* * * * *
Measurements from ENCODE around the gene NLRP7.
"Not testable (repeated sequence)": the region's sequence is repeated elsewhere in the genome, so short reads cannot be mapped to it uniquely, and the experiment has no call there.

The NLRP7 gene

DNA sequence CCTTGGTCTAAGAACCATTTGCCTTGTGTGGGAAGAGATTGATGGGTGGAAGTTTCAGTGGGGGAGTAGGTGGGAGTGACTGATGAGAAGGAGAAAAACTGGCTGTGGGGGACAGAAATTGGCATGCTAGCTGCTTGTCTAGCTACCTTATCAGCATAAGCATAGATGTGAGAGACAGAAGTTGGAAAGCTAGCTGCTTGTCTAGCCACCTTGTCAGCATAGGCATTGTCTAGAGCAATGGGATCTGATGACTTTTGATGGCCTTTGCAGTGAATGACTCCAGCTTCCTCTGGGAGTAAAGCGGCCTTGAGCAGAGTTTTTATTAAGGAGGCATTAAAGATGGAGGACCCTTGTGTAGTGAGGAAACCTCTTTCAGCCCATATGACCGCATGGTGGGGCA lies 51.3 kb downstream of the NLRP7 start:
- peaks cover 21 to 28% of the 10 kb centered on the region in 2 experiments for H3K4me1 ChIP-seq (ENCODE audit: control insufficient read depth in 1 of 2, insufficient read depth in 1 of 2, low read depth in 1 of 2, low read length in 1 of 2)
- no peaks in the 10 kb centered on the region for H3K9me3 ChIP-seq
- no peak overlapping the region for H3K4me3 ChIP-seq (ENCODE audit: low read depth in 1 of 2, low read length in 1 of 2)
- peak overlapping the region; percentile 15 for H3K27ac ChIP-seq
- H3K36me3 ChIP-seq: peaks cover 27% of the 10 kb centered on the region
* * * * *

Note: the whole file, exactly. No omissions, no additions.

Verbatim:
Measurements from ENCODE around the gene NLRP7.
"Not testable (repeated sequence)": the region's sequence is repeated elsewhere in the genome, so short reads cannot be mapped to it uniquely, and the experiment has no call there.

The NLRP7 gene

DNA sequence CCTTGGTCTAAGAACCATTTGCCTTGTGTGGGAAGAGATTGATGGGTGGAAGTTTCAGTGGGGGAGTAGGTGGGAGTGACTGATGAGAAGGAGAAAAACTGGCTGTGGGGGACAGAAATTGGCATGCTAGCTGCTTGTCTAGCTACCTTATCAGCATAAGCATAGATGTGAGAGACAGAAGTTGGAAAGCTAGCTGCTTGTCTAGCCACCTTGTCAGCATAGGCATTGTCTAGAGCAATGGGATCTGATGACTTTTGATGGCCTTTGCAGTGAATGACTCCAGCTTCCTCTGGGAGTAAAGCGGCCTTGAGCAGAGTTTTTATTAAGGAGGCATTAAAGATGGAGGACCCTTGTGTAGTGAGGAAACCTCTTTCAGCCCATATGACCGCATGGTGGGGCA lies 51.3 kb downstream of the NLRP7 start:
- peaks cover 21 to 28% of the 10 kb centered on the region in 2 experiments for H3K4me1 ChIP-seq (ENCODE audit: control insufficient read depth in 1 of 2, insufficient read depth in 1 of 2, low read depth in 1 of 2, low read length in 1 of 2)
- no peaks in the 10 kb centered on the region for H3K9me3 ChIP-seq
- no peak overlapping the region for H3K4me3 ChIP-seq (ENCODE audit: low read depth in 1 of 2, low read length in 1 of 2)
- peak overlapping the region; percentile 15 for H3K27ac ChIP-seq
- H3K36me3 ChIP-seq: peaks cover 27% of the 10 kb centered on the region